If there is anything a challenged humanity needs today, it is a way in which to promote the true foundation of human culture, sharing and collaboration, not its opposites. The idea of ‘good’ money is a whitewashed sepulcher in which to bury a global human monetary market civilization. Our human cultural capacity is perhaps every human beings most singular characteristic. The ideas that empower that capacity either serve to sustain the quality of life upon the Earth, or they serve death. The deeply embedded values in the idea of money as conceived today are essentially suicidal. Those who attempt to defend money as it exists are embracing that death. Some who have begun to understand this dynamic to one degree or another seeks ways to make ‘better’ expressions of the money idea while we still have time.

    At an even deeper level, the human capacity to imagine, allows a remarkable degree of flexibility in human behaviors based around the various cultural stories we embrace. Even a cursory glance at human history makes it difficult to argue that human beings are either ‘good’ or ‘evil’ based upon the extremely wide range of human behaviors that have existed. I personally define ‘good’ and ‘evil’ behaviors in terms of the degree to which any particular set of human behaviors promotes a sustainable quality of life upon the Earth. Cultural ideas that drive human behaviors, therefore, also have a relative degree of value based upon the same criteria. Does a cultural idea promote human behaviors that create a sustainable quality of life upon the Earth? The very complex cultural idea of ‘money’ as it exists today simply does not promote human behaviors that create a sustainable quality of life upon the Earth. If we every wish to create a sustainable human civilization, we must therefore do either one of two things. We must either entirely abandon the unsustainable idea of money as it exists today or we must change the way we imagine money so that it does not motivate unsustainable human behaviors.

  • Jon Ripley

    They have to pump it uphill first, is that cost accounted for? Certainly those turbines must reduce the flow rate and downstream water pressure. Seems like it will cost money, not make it, with installation and maintenance costs.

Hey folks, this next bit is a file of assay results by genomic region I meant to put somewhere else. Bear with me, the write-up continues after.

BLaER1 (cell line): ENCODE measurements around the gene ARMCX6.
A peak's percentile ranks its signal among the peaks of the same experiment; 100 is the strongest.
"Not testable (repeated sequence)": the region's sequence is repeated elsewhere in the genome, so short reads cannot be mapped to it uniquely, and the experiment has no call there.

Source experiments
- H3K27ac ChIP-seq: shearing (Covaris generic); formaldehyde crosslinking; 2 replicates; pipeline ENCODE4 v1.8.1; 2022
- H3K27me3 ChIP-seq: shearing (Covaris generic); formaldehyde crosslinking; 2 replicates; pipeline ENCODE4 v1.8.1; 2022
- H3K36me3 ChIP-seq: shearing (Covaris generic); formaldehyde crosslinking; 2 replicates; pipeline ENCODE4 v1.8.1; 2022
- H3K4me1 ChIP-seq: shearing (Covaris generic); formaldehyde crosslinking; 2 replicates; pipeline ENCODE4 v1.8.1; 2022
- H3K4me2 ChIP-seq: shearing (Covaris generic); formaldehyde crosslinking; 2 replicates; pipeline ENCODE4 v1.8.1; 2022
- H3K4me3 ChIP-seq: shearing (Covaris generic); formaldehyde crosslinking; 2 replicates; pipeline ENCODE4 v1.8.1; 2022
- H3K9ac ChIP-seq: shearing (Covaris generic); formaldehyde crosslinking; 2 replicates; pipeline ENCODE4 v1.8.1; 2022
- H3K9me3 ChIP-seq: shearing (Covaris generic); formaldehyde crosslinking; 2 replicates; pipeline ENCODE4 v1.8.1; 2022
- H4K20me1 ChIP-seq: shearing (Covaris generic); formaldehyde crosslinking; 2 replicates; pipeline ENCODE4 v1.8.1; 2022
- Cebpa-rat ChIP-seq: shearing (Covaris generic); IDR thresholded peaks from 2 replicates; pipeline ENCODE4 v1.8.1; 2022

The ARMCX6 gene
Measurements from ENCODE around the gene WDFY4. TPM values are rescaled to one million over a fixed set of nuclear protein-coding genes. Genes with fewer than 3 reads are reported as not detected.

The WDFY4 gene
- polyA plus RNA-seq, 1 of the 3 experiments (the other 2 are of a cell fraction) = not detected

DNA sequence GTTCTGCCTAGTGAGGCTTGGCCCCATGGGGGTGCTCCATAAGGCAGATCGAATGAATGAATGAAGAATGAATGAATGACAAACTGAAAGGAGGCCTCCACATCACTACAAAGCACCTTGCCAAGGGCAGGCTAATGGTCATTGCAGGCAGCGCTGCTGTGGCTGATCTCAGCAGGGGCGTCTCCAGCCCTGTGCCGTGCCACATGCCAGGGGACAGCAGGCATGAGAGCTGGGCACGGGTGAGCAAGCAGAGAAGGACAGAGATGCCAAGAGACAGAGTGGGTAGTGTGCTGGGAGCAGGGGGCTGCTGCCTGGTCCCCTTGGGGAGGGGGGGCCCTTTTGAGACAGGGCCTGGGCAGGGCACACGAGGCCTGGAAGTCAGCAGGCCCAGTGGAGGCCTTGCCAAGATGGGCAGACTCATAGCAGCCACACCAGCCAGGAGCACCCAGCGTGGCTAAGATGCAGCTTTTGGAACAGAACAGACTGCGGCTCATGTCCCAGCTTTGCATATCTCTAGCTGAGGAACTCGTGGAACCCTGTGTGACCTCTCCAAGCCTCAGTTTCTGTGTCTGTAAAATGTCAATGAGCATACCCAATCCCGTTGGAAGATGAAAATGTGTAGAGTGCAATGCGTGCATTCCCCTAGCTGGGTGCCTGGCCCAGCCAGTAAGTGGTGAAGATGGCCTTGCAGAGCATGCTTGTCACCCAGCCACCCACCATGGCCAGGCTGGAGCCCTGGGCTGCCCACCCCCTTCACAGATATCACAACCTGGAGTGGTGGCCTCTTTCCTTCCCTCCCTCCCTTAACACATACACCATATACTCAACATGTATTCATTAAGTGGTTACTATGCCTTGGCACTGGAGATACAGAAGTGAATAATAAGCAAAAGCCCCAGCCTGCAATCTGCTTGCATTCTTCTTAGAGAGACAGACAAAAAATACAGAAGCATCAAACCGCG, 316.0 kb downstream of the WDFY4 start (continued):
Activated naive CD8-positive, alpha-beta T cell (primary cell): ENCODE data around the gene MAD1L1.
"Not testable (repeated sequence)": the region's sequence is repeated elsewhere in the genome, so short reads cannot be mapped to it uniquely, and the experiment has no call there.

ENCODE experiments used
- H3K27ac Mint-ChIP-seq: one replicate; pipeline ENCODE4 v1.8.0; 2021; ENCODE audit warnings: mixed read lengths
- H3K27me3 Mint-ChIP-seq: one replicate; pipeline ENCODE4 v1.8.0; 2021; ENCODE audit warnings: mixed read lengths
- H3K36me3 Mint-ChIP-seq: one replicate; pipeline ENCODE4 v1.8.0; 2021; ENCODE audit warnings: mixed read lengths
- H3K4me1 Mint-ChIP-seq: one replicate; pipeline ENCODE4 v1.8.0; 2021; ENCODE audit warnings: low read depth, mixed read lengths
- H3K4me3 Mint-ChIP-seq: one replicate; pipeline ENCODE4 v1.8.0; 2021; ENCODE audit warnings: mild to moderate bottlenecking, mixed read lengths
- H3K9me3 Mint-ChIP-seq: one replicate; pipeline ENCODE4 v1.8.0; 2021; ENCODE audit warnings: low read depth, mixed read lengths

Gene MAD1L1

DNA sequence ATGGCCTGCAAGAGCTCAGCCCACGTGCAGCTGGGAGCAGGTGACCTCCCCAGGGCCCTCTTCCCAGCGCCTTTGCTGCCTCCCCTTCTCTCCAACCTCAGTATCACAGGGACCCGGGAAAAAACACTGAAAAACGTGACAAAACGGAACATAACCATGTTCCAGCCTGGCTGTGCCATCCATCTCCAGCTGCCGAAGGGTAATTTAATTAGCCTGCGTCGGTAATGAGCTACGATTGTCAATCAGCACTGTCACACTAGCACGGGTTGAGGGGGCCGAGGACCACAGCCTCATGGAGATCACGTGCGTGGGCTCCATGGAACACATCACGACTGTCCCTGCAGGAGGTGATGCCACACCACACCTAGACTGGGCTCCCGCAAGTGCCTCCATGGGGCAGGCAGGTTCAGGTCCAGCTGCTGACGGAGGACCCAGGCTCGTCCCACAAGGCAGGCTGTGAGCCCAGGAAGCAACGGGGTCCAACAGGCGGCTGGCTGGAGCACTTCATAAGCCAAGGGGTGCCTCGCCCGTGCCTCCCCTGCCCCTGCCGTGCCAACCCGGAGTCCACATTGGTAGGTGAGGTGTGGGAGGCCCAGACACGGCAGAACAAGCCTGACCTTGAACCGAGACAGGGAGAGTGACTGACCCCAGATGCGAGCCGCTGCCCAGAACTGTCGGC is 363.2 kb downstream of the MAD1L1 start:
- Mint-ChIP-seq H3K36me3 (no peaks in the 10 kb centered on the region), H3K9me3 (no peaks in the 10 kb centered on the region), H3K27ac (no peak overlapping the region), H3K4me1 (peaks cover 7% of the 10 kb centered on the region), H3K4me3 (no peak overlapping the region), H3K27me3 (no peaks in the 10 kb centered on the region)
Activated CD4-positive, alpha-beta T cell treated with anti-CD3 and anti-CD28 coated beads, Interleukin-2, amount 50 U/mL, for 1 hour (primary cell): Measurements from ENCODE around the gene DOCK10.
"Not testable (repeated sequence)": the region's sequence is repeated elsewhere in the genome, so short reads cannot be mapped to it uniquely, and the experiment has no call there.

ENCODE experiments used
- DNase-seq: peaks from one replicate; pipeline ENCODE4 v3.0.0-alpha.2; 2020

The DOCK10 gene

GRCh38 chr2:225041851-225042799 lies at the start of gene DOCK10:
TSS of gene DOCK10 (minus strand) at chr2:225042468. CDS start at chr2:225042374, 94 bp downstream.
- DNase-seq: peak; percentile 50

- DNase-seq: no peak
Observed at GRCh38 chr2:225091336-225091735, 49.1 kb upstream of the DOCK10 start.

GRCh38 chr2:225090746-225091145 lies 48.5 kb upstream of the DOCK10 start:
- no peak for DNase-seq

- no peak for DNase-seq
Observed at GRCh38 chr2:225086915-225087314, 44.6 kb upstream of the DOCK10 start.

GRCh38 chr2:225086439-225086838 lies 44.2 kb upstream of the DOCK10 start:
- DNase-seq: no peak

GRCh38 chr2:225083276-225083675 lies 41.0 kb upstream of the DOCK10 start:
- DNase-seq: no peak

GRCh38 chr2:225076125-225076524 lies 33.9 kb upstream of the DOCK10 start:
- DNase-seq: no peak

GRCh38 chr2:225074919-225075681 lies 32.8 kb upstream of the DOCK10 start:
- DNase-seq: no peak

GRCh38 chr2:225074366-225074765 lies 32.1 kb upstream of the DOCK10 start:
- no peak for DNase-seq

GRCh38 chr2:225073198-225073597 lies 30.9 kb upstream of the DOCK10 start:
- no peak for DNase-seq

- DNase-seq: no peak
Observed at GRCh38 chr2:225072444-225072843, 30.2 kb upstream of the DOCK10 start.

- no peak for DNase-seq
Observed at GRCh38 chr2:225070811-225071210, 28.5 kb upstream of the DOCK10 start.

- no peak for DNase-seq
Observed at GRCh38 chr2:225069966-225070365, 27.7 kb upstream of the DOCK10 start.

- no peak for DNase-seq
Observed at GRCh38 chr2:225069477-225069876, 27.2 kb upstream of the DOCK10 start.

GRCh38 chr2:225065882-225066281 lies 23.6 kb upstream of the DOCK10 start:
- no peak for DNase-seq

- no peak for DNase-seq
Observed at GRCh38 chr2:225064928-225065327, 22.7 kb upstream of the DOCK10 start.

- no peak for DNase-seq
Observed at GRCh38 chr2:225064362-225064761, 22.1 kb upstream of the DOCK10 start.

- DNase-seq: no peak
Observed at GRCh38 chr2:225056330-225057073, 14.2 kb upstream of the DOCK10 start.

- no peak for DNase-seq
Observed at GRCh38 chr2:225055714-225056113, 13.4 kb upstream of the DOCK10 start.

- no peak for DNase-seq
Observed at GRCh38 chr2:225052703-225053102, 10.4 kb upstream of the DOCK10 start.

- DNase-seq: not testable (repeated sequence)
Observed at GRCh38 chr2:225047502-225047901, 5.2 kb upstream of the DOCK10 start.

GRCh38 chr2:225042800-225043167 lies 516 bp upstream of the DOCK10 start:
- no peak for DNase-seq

• Milton Crow

    Portland’s primary reservoir is significantly uphill from from the city. Most of the water grid requires neither pumps nor water towers. Portland is also one of the few major US cities lacking enough insolation to rely solely on photovoltaics.

    Micro-hydroelectric is the future for the Pacific NW, and this solution integrates into existing infrastructure.

  • Jon Ripley

    So this really only works in a very few specific locations, ones with reservoirs naturally placed significantly above the use level. Not very common.

  • rgaura

    I appreciate the critique of the concept of money. Essentially, we need to differentiate between dirty and clean money. We need to transform how we see money, as neither good nor bad, but like energy, it is a tool. The laws and structures of our institutions support illegal and destructive actions (like fracking, for example), and the system is jiggered to make it seem like it makes sense economically, when it doesn’t from the point of view of health and living systems.
    It is a real trick to commodify everything, and alienate social systems that support life for free. We can start by cleaning up our investments, and making sure our investments of time, attention, and money are serving life. Its a time of great opportunity, as many oppressive and extractive systems are failing. We need to tap the immense potential of our collective creativity in this transformation.

  • WaterGenie

    I plan to send information about Lucid Energy to my water provider in my city. I hope other people will do the same which could increase the use of this new technology to lower the cost of water in communities.

  • WaterGenie

    Actually my community may not qualify because we have very old pipes which are leaking and need to be replace. Unfortunately replacing all the water infrastructure is very expensive and my city has elected to put plastic liners in the pipes as a temporary, short-term solution. So with plastic lining the pipes, perhaps this intervention cannot be used. Or on a more hopeful note, using this technology may help to pay for replacing the old, worn-out pipes.

  • worldcitizen55

    “.. Fast Company points out that, in order to be cost and energy effective, Portland’s new power generators must be installed in pipes where water flows downhill, without having to be pumped, as the energy necessary to pump the water would negate the subsequent energy gleaned. … ”

    Well, yes, but I’m puzzled by this.
    It’s not just the ‘downhill’ part of the system that must considered, but also any subsequent ‘uphill’ (power pumped) parts of the system I think? Which is the case of a the vast majority of public water systems.
    If we take the energy out on the downhill bit, it will less to start the uphill bit, which will need to be made up by the pumping energy input, to maintain the same outflow rate and pressure.
    How can it be otherwise?

  • tsyganka

    That comment is needlessly bleak – like a dog in the manger attitude. Why sit and do Nothing when Portland can be helped?

  • Jon Ripley

    Just checking on the physics side, I see many news stories that defy basic physics, like running cars on water. I must query those.